The yellow dog had been walking through the Salted Desert for days, its paws and fur matted by the stuff on the lifeless dirt. From time to time, it would lay down to alleviate the pain in its legs. They were full of cuts made by the rough terrain and the salt had seeped on the exposed flesh underneath, intensifying the pain.
From time to time, the yellow dog would forget and lick at the wounds with its long, forked tongue. The salt would sit on its tongue and make it retch, filling its head with a horrible, burning sensation. This place was toxic to both its kind and to the bipeds that had sent it here, for vastly different reasons though.
As it lay there, its nostrils picked up the scent of something in the distance. Craning its head, it searched for the source. Focusing, despite the merciless heat beating down on it, the yellow dog saw the scent as it lingered above it, swirling in the air, a thread extending itself from the main body, like a thin tendril.
Sighing in a manner that was very much like its master’s, the yellow dog got up, flinching at the pain, as its scabs touched the salt. Letting out a yip, it then looked back at the main body of the scent and adjusted its sight. There it was. Just a stone’s throw away.
It slowly trotted toward the source. No longer having any reason to hurry, it closed in on the small, desiccated thing that had been its target. Looked human in shape, though just barely. It was a bundle, curled into a ball, its arms frozen round its belly, its knees all the way up to its chin. There was a circle made out of dried blood around it that smelled foul, like human waste. Its face was a mask of agony, its jaw unnaturally distended. The thing that was once this bundle must have died screaming.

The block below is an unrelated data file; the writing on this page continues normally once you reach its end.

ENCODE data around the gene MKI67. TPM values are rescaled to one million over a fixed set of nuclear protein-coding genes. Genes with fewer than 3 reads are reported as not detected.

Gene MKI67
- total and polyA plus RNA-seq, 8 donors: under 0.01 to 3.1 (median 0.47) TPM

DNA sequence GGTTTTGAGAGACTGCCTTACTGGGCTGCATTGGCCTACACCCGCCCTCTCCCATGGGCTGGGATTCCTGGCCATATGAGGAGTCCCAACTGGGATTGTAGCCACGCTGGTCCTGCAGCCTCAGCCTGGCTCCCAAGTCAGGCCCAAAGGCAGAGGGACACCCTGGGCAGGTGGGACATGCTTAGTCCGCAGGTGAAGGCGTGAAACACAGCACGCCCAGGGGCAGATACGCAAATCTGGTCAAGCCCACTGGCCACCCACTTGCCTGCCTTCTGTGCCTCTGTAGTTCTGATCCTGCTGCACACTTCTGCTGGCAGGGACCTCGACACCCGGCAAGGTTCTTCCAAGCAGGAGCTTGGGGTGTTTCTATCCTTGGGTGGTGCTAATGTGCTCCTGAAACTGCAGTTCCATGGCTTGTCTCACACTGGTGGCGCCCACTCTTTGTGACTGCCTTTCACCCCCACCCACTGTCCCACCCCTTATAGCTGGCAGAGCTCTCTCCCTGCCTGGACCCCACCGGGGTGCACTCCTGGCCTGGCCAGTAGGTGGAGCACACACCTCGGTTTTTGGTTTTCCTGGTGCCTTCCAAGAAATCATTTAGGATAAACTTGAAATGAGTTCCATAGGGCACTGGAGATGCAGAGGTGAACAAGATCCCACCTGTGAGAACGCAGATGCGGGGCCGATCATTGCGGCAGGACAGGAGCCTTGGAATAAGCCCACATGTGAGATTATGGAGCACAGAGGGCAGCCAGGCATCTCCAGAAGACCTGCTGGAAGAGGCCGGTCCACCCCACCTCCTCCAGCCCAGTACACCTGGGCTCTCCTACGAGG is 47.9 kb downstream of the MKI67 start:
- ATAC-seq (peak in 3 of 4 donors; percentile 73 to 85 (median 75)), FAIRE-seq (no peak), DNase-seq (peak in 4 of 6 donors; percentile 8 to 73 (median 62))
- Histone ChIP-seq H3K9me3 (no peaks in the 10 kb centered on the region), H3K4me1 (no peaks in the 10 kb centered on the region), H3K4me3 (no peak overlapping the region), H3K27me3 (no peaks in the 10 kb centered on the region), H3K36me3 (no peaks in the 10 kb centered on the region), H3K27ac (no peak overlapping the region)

The yellow dog crawled closer to the bundle and stuck its muzzle up to it, gently poking till it turned the thing around, so it could get a second whiff. The side that was on the ground, away from the sun’s rays, was caked in salt, but reasonably well preserved.
Yes. This was the one it had been looking for.
The yellow dog placed its paw on the bundle and extended its neck, opening its mouth wide open, much, much wider than a dog would. Its forked tongue crawled out of its mouth, extended and let out a soft schlipp sound, as wicked barbs extended from it. The tip of its tongue slid under the bundle’s eyelids and wrapped itself around the soft eyeball, tugging at it.
Releasing the eye from its socket, the yellow dog gave it another tug and severed the withered nerve. Then it retracted its tongue and placed the eye behind its back teeth, taking great care so as not to pop it.
Its mission accomplished, the yellow dog realized it had no real reason to hurry and decided to make the most of it. Moving the eyeball under its tongue, it shoved its muzzle into the dead man’s mouth and chewed on his tongue. It was salty and dry, but it was spiced with the terror of a slow and violent death.
The yellow dog savored the taste. It tasted like a five-day hunt through the desert, like the slow death of hope and death by agonizingly slow poisoning. It tasted also of a man, with a face like chiseled granite and eyes like pitch black beads.
It was the best meal it had had for a good while.
“Last train to Raker’s Bluff! All aboaaaard!”
The gambler shut the suitcase that contained his wares (and his entire fortune), tucked it under his armpit then rushed inside the wagon, as it began its crawl across the station. The wagon was packed and he almost fell onto a large man dressed in black, who looked him all over.
“ ’Scuse me, sir” said the gambler, tipping his hat. He gave the man his best smile, making sure he hid his missing teeth. Then, he noticed the conductor’s badge. His smile faded.